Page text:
Autism Research Review Part II
A few weeks ago I posted some of the newest, most interesting, and valid research on Autism Spectrum Disorder. I have a couple more studies reviewed below along with links:
1)Anti-psychotic drugs may cause weight gain in individuals with autism
Both pro- and anti-medication sides could be debated, but I think several important factors are evident in prescription medication and autism. First, people respond differently to different drugs. When individuals with autism are given medication, it may be difficult to gauge their response if they have communication deficits.
As an anecdotal, I have seen medication provide absolutely beneficial results for a few of the children I have worked with over my career. There is an absolute place for pharmaceutical intervention. Are some drugs over-prescribed? The evidence seems to suggest as such, not to mention that SSRI’s are beginning to turn up in our water supply. Not exactly what one wants in the ice cubes. It appears that medication, much like many other conventional medical practices, has the unfortunate place of being the first course of action over other legitimate therapeutic practices.
I have been meaning to write about this since I presented at the ASA conference in Dallas this past year. I had a lengthy conversation with the father of an adolescent male on the spectrum. His father, Monty, mentioned that his son was on Resperdal, and had been gaining weight. Monty further suggested that the increase in body fat was similar to female body fat distribution. While males generally gain fat in the stomach, females (0f all cultures) are predisposed to gaining fat mass in the breasts and hips. I had not even thought of this before, but considering his comments many of the young males I work with and have observed in my practice have this same body fat distribution. Many are also on anti-psychotic medications.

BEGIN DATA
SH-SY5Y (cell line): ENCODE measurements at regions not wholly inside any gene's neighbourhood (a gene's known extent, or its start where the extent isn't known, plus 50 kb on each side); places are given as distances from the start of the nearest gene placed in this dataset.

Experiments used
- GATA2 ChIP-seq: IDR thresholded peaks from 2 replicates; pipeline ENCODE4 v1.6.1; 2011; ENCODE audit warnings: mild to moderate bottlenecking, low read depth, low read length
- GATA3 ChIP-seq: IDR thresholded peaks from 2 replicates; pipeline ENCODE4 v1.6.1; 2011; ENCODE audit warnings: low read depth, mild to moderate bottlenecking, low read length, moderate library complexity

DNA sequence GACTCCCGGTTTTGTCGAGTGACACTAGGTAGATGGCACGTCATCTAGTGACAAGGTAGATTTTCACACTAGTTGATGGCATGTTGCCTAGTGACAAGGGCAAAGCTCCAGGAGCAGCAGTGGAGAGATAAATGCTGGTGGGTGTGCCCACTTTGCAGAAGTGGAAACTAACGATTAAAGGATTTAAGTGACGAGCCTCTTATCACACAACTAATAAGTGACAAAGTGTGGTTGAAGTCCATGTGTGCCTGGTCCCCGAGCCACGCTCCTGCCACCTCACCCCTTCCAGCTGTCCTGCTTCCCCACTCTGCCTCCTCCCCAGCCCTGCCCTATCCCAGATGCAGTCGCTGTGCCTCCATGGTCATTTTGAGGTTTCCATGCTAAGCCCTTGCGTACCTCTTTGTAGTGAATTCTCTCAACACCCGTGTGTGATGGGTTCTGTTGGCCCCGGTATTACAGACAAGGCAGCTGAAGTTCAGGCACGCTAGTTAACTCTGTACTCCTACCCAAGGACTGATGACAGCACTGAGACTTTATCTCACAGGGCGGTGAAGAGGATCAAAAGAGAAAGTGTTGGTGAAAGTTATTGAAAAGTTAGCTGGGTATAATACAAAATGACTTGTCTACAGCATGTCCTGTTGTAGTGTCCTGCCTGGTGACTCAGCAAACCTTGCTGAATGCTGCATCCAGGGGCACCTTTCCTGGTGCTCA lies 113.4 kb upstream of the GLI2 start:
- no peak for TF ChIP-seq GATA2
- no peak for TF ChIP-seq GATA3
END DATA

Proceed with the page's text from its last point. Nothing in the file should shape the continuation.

Known side effects of Resperidone include gynaecomastia, irregular menstruation and sexual dysfunction. Gynaecomastia is an increased fat deposit in the breast tissue (in males). While I am not sure of a particular study, one possible hypothesis is that the medication is aromitizing into estrogen in the males over time. The increased estrogen would cause a hormonal imbalance and could, in theory, lead to the feminine fat deposits that are being observed in the male autism population. Again, medication does have it’s place, however many of the side effects are unpredictable and can lead to other health complications.
2) Chromosomal Change and Autism
Genetic researchers continue to discover evidence of the relationship between chromosomal markers and autism. In this recent study out of Emory University, researchers found that a specific change in one of these chromosomes (a section of chromosome 17), results in a 14% increase in the likelihood of developing autism or schizophrenia. The findings can not only aid in a faster diagnosis, but may also be able to aid in determining risk.
It is critical for both the current and future generations of those with autism and their families that private institutions, State, and Federal organizations fund further research not only into the causes (yes, there are at least several causes) of autism but also into proven therapeutic practices, education, and health care. Soap box now clear.
3) Structured Teaching (ABA) Leads to New Creativity Skills
Researchers at the University of Rochester Medical Center found that by using an ABA-based approach (structured, progressive teaching), children with autism were able to gain new creative skills with respect to playing with blocks. Creative ability, a deficit in many individuals with autism, is necessary for a wide variety of life skills, including general problem solving, planning, expression, and socialization. Increasing creative ability can open up new opportunities for children, teens, and young adults on the spectrum.
The most fundamental aspect of my Autism Fitness programs is to systematically develop physical ability so that it may be used creatively. Systematic teaching and mastery = Ability to be used at Random. Play is chaotic, free, and fluid. In order to play, however, we must first have mastered the basic skills to some degree. For vigorous physical play, we need to be able to bend, push, pull, climb, jump, hop, crawl, and combine them all in new ways. Teaching each of these skills individually, and then beginning to create new patterns (movement chains and movement complexes), builds not only new physical relationships but cognitive abilities as well.
Summing it up:
The increase in research on the genetic origins of autism and related disorders is promising. Keep in mind this field is still in its infancy. We have a tendency in the West to separate and compartmentalize different areas of education and science. A trend towards more interdisciplinary research (ahem, how fitness and exercise affect everything), may lend some excellent data on the best therapeutic, preventative, and educational practices.